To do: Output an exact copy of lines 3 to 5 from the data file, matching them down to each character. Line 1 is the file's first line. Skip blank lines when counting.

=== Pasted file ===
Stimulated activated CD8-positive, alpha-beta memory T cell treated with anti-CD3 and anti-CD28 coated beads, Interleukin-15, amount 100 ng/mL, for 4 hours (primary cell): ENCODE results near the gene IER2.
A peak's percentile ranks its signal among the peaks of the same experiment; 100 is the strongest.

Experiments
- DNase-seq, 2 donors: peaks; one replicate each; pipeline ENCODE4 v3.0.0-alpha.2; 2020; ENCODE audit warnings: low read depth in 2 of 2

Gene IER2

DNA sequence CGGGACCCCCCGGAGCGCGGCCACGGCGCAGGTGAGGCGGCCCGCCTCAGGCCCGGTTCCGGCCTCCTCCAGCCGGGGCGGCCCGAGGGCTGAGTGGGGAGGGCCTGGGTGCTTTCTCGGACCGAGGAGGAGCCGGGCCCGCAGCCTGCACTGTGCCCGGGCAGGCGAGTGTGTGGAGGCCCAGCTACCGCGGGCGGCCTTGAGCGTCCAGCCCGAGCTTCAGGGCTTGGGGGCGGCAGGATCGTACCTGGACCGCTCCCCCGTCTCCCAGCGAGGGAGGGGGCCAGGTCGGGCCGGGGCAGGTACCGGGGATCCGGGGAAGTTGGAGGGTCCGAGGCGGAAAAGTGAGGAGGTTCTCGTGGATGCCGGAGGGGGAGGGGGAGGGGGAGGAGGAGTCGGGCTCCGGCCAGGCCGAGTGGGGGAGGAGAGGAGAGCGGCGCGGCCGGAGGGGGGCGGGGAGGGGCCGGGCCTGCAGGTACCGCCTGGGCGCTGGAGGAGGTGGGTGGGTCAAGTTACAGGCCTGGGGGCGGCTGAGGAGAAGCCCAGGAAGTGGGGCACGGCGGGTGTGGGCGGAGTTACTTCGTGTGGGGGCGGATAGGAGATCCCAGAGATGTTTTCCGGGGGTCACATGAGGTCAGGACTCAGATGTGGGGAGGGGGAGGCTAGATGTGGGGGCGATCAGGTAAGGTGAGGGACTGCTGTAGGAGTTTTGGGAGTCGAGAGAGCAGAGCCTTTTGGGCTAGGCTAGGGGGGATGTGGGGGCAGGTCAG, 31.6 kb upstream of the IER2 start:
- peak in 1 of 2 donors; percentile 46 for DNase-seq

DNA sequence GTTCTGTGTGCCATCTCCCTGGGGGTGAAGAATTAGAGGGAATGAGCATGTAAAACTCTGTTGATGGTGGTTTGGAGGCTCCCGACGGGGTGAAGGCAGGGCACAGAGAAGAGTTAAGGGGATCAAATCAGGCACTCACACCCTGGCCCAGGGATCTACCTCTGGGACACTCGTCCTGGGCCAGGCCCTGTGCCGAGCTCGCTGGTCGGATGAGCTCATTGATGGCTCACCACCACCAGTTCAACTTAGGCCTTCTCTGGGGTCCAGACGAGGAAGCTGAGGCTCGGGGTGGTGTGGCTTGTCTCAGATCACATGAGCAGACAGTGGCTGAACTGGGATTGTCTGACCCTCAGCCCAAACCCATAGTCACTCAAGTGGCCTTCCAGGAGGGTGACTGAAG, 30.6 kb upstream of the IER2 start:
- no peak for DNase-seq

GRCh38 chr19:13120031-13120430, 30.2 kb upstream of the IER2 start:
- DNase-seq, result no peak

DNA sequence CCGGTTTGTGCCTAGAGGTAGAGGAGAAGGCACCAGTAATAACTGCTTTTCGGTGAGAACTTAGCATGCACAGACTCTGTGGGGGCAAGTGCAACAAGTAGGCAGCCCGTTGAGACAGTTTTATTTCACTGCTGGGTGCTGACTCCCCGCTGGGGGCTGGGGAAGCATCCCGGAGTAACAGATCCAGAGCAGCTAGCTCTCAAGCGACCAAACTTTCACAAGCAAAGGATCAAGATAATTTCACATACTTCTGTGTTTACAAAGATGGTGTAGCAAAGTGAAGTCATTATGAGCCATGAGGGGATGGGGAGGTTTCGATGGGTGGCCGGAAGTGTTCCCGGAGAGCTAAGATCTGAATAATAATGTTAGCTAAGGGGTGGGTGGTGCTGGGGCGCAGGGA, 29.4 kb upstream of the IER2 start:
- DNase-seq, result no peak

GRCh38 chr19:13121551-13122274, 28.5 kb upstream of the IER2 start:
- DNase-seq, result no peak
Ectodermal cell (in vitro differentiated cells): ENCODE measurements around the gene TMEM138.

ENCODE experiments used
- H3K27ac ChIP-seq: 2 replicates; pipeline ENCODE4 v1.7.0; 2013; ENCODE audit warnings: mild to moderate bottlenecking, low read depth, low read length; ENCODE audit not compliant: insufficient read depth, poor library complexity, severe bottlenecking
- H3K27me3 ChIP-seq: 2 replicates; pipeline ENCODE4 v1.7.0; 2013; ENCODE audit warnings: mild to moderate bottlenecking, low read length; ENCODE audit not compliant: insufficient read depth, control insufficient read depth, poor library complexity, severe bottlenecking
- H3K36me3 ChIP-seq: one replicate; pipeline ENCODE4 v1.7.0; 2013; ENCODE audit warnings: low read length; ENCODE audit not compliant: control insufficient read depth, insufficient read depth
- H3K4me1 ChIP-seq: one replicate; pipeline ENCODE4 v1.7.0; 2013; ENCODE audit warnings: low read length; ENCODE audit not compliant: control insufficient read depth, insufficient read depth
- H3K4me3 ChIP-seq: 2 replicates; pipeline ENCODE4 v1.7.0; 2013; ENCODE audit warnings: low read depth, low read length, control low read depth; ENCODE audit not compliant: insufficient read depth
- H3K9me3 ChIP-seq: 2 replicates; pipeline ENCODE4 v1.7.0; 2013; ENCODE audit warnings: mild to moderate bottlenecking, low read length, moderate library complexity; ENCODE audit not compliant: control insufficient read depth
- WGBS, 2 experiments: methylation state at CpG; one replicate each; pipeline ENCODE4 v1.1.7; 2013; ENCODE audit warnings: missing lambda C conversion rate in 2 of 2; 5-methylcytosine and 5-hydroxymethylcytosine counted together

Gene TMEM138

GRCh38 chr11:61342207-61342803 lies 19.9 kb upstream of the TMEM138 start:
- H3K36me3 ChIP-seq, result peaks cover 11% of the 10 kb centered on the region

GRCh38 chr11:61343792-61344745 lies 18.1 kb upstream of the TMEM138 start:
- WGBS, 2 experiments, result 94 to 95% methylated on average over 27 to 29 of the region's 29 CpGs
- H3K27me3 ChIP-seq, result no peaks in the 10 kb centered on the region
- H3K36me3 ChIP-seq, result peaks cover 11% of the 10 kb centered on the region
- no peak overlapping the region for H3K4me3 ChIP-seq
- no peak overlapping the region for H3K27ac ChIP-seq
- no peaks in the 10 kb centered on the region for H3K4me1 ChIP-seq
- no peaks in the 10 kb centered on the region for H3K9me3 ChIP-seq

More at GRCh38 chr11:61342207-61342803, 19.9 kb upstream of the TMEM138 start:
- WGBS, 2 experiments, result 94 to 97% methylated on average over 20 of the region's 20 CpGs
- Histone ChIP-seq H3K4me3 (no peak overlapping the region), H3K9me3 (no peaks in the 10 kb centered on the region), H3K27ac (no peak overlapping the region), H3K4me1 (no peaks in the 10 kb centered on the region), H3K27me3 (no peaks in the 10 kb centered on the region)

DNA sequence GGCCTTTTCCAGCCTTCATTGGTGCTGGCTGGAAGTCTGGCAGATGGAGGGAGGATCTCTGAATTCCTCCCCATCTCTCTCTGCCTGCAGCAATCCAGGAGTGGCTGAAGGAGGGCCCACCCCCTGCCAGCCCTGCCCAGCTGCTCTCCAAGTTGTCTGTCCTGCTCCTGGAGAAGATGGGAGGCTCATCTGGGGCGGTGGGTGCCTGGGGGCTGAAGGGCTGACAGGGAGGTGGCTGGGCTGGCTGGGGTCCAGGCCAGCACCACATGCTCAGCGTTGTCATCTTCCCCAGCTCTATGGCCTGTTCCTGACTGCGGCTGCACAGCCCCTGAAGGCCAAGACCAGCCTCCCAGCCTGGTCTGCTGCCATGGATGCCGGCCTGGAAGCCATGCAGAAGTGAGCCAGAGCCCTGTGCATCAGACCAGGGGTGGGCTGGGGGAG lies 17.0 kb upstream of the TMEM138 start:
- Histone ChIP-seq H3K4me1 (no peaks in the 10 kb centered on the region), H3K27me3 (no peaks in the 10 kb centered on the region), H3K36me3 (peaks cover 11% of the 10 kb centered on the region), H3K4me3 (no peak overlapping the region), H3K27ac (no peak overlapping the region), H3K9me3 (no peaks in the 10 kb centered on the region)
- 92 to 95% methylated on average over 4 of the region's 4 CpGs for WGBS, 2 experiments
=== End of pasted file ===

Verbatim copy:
Experiments
- DNase-seq, 2 donors: peaks; one replicate each; pipeline ENCODE4 v3.0.0-alpha.2; 2020; ENCODE audit warnings: low read depth in 2 of 2

Gene IER2